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Title: Comparison of Hydric and Thermal Physiology in an Environmentally Diverse Clade of Caribbean Anoles

As the world becomes warmer and precipitation patterns less predictable, organisms will experience greater heat and water stress. It is crucial to understand the factors that predict variation in thermal and hydric physiology among species. This study focuses on investigating the relationships between thermal and hydric diversity and their environmental predictors in a clade of Hispaniolan anole lizards, which are part of a broader Caribbean adaptive radiation. This clade, the “cybotoid” anoles, occupies a wide range of thermal habitats (from sea level to several kilometers above it) and hydric habitats (such as xeric scrub, broadleaf forest, and pine forest), setting up the possibility for ecophysiological specialization among species. Among the thermal traits, only cold tolerance is correlated with environmental temperature, and none of our climate variables are correlated with hydric physiology. Nevertheless, we found a negative relationship between heat tolerance (critical thermal maximum) and evaporative water loss at higher temperatures, such that more heat-tolerant lizards are also more desiccation-tolerant at higher temperatures. This finding hints at shared thermal and hydric specialization at higher temperatures, underscoring the importance of considering the interactive effects of temperature and water balance in ecophysiological studies. While ecophysiological differentiation is a core feature of the anole adaptive radiation, our results suggest that close relatives in this lineage do not diverge in hydric physiology and only diverge partially in thermal physiology.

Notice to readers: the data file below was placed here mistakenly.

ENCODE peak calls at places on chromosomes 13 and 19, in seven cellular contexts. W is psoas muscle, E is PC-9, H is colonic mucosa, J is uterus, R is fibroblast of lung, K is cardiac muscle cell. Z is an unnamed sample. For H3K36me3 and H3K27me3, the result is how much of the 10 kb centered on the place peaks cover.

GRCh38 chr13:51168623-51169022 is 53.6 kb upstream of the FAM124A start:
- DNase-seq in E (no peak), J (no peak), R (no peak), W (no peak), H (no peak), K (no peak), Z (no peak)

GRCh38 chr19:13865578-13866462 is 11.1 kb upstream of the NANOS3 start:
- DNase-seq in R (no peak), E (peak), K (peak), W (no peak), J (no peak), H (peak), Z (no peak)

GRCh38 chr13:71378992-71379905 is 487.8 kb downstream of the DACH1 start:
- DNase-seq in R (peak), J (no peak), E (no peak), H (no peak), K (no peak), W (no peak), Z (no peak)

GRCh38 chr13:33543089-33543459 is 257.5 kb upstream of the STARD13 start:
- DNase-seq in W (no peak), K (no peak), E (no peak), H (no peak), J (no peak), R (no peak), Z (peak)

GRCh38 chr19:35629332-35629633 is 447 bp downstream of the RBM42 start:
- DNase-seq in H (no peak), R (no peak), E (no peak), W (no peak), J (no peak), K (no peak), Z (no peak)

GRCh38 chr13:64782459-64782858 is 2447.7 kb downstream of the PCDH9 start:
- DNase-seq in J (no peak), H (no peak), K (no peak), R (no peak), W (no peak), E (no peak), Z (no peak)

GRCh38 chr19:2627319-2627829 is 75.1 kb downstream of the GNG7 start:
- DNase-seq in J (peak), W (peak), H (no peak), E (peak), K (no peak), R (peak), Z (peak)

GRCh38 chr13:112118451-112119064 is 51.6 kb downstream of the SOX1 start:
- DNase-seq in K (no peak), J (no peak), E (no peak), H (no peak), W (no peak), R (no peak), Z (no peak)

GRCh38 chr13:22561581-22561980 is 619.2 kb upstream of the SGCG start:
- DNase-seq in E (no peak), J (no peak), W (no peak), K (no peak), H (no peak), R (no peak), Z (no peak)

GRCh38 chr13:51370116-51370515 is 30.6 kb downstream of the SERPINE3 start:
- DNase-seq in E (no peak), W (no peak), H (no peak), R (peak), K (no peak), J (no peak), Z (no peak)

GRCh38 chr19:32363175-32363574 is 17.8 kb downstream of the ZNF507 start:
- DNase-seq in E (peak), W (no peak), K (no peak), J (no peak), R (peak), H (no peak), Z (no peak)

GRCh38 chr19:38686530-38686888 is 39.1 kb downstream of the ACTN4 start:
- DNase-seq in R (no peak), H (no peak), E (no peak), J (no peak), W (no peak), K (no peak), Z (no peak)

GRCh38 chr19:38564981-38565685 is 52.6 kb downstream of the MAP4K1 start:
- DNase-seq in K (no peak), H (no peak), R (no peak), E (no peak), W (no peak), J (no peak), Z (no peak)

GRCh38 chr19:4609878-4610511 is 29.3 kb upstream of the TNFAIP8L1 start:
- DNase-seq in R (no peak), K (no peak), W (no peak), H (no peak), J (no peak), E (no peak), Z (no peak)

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Author(s) / Creator(s):
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Publisher / Repository:
Oxford University Press
Date Published:
Journal Name:
Integrative And Comparative Biology
Medium: X
Sponsoring Org:
National Science Foundation
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